-- Seth Freedman.

P.S. 15 August: Palestinian state would endanger US, warns Giuliani.

Apes, spite and sympathy

I was dubious about reports of research said to show that 'spite is a uniquely human emotion'. But I haven't really thought my doubts through. It looks as if Neil Fairweather articulates one quite well in a letter to New Scientist:
Chimpanzees are incapable of spite, it seems...but researchers are having difficulty reconciling this with the idea that chimps do exhibit altruism. I suggest a simple explanation: spite is not the "evil twin that cannot be separated" from altruism, as researcher Keith Jensen puts it. Altruism is the tendency to do things that benefit others, at your own expense. Its opposite is miserliness. Spite is the tendency to attempt to harm those who have benefited in your stead. Surely its opposite is the tendency to attempt to help those who have suffered while you have gained. Is this not sympathy? If chimps show sympathy towards individuals who have been deprived for their benefit, but not spite towards those who have benefited from their loss, then there might be some explaining to do.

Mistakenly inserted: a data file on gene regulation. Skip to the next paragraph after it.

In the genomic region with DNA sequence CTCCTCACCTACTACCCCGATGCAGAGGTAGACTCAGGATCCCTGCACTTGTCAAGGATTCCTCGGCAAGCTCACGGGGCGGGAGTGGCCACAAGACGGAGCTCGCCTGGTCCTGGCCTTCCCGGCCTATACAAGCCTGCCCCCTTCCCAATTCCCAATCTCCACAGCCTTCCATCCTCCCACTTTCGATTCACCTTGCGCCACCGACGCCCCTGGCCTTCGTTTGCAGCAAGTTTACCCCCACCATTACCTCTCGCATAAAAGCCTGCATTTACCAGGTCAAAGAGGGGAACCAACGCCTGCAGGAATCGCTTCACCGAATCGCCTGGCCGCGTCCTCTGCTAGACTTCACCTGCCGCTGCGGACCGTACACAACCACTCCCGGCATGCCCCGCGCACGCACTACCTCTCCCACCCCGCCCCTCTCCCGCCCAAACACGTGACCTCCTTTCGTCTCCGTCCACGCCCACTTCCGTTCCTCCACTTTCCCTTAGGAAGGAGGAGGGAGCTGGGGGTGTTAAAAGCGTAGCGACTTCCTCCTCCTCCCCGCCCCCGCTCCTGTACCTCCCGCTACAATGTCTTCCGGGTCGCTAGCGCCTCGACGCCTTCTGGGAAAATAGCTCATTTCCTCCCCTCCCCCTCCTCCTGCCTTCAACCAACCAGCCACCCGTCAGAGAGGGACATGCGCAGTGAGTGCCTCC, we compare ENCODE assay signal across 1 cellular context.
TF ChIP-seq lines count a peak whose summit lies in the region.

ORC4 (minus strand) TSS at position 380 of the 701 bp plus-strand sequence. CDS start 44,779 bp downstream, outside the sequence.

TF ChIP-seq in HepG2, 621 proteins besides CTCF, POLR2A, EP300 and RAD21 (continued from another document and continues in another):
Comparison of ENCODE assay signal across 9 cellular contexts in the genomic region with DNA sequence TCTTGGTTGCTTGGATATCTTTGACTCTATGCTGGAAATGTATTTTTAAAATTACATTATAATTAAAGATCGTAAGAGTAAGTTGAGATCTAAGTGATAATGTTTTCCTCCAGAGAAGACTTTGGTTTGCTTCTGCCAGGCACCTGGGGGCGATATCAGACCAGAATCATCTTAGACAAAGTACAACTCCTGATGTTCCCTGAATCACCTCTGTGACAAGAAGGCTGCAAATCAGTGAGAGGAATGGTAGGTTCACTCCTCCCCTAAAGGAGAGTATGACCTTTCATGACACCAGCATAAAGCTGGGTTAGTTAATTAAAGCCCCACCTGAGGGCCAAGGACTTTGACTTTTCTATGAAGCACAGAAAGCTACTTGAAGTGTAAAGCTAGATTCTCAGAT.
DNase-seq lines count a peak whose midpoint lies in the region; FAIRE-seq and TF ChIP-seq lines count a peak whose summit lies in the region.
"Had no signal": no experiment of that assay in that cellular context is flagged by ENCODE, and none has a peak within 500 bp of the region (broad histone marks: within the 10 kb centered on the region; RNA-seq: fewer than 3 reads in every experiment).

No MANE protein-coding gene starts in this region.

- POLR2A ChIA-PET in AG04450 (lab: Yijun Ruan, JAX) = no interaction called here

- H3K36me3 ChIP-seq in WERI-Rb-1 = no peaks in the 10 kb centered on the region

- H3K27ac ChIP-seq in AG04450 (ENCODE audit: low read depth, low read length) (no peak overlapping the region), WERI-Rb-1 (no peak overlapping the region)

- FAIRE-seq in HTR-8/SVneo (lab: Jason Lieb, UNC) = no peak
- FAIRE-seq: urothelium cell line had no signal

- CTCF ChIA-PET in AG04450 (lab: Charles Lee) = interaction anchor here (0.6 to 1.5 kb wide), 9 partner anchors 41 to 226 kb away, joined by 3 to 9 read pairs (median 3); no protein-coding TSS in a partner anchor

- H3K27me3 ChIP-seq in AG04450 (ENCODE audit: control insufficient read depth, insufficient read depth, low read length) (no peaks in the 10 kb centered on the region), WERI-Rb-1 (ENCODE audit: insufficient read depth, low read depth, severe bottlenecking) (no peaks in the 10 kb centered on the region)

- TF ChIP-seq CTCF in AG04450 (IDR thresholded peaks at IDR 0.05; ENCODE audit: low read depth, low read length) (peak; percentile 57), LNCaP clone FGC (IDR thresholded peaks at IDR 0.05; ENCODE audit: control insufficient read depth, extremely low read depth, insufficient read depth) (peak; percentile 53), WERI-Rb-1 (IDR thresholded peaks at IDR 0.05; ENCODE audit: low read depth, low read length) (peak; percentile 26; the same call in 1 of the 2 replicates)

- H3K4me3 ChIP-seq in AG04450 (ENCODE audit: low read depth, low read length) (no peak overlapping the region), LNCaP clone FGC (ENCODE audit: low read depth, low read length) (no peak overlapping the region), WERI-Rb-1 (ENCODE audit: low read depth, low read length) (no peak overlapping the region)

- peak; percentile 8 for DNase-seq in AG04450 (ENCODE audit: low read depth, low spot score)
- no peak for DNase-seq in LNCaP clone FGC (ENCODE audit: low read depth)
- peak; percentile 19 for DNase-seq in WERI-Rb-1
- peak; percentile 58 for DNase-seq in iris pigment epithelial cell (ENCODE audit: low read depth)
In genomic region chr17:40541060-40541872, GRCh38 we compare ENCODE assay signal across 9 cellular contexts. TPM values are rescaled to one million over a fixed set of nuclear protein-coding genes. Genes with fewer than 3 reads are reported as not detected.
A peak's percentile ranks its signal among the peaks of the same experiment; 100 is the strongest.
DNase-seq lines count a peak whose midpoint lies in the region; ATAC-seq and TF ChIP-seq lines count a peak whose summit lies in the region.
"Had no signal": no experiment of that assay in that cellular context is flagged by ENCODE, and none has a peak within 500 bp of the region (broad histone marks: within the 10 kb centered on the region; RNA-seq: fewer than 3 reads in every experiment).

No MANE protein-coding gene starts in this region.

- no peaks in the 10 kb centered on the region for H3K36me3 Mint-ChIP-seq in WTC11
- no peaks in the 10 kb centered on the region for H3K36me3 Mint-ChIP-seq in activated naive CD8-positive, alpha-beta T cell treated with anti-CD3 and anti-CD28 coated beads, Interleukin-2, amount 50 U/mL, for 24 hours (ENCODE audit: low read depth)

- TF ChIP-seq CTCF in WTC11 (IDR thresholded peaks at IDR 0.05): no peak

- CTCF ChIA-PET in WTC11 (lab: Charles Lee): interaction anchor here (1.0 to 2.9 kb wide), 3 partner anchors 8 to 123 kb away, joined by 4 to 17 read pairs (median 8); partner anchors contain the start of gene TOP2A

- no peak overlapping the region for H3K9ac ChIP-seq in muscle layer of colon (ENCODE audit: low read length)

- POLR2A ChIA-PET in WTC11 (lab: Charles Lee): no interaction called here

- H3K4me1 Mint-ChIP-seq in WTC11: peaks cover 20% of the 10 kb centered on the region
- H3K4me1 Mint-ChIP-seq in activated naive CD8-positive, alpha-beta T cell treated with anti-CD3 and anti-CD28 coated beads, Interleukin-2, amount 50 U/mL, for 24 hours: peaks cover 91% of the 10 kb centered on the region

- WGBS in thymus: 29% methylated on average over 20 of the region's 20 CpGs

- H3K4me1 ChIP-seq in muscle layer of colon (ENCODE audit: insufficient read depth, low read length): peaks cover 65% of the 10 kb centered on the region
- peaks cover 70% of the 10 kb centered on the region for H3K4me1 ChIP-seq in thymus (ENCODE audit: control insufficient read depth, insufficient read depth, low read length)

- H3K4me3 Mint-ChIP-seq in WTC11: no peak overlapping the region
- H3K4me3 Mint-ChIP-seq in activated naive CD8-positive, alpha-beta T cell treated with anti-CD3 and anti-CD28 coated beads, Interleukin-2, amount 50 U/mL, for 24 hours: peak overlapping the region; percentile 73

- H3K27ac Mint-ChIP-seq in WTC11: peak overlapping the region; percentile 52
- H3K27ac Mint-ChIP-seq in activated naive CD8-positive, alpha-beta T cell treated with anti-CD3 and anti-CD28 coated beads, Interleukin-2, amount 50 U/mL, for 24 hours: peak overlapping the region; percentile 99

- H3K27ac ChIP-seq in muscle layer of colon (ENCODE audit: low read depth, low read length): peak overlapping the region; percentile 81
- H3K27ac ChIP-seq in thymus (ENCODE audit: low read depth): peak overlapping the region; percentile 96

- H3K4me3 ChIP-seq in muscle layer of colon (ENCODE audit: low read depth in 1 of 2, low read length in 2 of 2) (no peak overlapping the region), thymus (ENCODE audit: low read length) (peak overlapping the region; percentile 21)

[For textbook nastyness, see reports of mass "execution" of gorillas in Congo.]

Pakistan: not a circle but a spiral

M Ilyas Khan 's commentary Pakistan's circular history is clear, concise and useful. But it omits at least one key factor. While Pakistani politics may have in some senses been going round in a circle, demographic, economic and environmental factors have not. So, for example, the population of what is now Pakistan (and in 1947 was Western Pakistan) has grown from about 30 to 35 million at independence to about 165 to 170 million today. Mobile phone use has exploded in the last five years or so. Such changes have the potential to rupture an apparently circular cycle of behaviour.

Friday, August 10, 2007

'Heretical thoughts'

To stop the carbon in the atmosphere from increasing, we only need to grow the biomass in the soil by a hundredth of an inch per year. Good topsoil contains about ten percent a hundredth of an inch of biomass growth means about a tenth of an inch of topsoil. Changes in farming practices such as no-till farming, avoiding the use of the plow, cause biomass to grow at least as fast as this. If we plant crops without plowing the soil, more of the biomass goes into roots which stay in the soil, and less returns to the atmosphere. If we use genetic engineering to put more biomass into roots, we can probably achieve much more rapid growth of topsoil. I conclude from this calculation that the problem of carbon dioxide in the atmosphere is a problem of land management, not a problem of meteorology. No computer model of atmosphere and ocean can hope to predict the way we shall manage our land.